While The Miracle Season is based on a true story, it very much seems like this movie was imagined specifically to get audiences to get a little dusty around the old eyeballs. The movie tells the notable tale of the Iowa West City High School volleyball team who lost their best player to an untimely death and went on to win the state title in her memory.
It's hard to imagine critics really dislike The Miracle Season considering the story and inspirational aspect of the the film. But at the same time it looks rather canned and melodramatic, working really hard to pull on the inspirational and emotional heartstrings. For that I think it ends up solidly in the middle. I doubt any critic blasts it, but I also suspect high praise is hard to come by.
We had a very solid week last time out, with all three predictions falling within the range of their Tomatometer score. It's back-patting time as the sweep isn't all that common an occurrence. Ready Player One (Predicted: 82% Actual: 76%) finished well in the fresh range, with most critics commenting on just how much fun the whole experience was on the big screen. This much-anticipated adaptation of the popular book left fans happy and the only real knocks (that I could tell from the reviews) were possibly a misunderstanding of the source material.
Meanwhile, Acrimony (Predicted: 15% Actual: 24%) was just another Tyler Perry film that finished in the lower quarter of the Tomatometer. This guy's films are among the most predictable in the whole world of cinema simply because they almost all fall within this range. Critics hate them. Critics were left mostly confused about the point of the movie. Almost to a review, they hated the story, characters, plot and acting. A few positive reviews trickled in which made my prediction look a little low. But overall, as predicted, this was a bad film.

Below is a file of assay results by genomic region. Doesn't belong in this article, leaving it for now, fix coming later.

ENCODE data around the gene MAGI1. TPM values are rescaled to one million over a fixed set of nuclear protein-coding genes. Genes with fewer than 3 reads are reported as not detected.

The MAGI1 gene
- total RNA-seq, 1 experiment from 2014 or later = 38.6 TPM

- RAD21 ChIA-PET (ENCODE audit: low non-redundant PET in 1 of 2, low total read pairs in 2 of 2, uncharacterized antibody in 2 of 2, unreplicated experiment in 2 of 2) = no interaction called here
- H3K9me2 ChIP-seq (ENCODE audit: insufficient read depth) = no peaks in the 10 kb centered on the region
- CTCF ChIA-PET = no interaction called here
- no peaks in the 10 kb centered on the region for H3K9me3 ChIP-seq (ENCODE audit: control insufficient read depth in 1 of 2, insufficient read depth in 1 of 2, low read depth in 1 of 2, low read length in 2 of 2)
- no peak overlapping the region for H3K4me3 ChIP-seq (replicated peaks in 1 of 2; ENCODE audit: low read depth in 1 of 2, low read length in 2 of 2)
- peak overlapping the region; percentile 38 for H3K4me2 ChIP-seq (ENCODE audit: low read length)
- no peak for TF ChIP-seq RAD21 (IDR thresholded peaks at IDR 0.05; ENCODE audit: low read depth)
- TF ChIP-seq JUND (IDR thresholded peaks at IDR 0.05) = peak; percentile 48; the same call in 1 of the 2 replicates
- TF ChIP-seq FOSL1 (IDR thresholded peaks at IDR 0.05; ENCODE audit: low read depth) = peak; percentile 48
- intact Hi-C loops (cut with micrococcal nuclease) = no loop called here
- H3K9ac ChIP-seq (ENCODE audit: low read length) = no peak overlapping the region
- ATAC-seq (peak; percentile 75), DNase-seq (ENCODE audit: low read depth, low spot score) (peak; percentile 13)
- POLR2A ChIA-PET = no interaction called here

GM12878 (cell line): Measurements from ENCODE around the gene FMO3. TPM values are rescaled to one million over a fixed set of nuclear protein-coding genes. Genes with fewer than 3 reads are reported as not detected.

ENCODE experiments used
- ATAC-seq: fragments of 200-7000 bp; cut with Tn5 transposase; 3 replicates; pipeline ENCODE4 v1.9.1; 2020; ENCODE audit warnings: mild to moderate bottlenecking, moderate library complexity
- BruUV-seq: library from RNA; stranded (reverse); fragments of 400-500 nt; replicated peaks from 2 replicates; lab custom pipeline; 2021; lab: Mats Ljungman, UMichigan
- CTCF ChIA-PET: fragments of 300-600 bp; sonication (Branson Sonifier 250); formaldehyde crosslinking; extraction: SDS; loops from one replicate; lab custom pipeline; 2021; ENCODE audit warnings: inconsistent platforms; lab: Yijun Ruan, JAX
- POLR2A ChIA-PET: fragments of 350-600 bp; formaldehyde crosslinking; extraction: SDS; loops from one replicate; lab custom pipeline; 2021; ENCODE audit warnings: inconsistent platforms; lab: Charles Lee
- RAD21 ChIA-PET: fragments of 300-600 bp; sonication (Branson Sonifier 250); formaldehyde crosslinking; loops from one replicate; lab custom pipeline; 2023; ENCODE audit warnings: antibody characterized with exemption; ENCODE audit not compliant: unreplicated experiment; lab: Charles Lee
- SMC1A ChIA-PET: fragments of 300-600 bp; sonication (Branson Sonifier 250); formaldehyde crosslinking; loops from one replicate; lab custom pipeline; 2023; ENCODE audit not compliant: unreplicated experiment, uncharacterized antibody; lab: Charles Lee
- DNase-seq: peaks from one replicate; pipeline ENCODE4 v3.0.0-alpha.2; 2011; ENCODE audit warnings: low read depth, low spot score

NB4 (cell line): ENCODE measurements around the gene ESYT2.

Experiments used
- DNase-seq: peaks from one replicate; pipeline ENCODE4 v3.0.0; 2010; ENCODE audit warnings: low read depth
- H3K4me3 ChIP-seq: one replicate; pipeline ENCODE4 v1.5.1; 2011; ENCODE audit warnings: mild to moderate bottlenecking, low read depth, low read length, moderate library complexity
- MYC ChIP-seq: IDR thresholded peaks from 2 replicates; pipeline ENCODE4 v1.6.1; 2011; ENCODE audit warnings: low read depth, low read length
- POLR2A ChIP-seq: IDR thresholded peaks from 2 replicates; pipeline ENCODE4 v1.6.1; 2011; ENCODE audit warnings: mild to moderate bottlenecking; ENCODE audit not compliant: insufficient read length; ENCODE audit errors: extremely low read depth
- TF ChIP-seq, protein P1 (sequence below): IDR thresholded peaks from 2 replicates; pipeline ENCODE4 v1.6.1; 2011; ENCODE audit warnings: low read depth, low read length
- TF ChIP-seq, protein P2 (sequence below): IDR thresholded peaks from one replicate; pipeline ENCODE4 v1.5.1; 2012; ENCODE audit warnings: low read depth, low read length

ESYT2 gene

And finally, God's Not Dead 3 (Predicted: 7% Actual: 15%) has the distinction of being the best-reviewed film in this franchise (tied with the original). So I guess when they are having the God's Not Dead meetups and reunions these folks can look down at the second being film as being twice as bad as the other ones. But everywhere else they are looking up at the rest of the critical world because these films are just downright bad.
Next time around we've got Rampage, Borg vs. McEnroe, Sgt Stubby: An American Hero and Truth or Dare. It's gonna be a Rotten Week!
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Doug began writing for CinemaBlend back when Terminator: The Sarah Connor Chronicles actually existed. Since then he's been writing This Rotten Week, predicting RottenTomatoes scores for movies you don't even remember for the better part of a decade. He can be found re-watching The Office for the infinity time.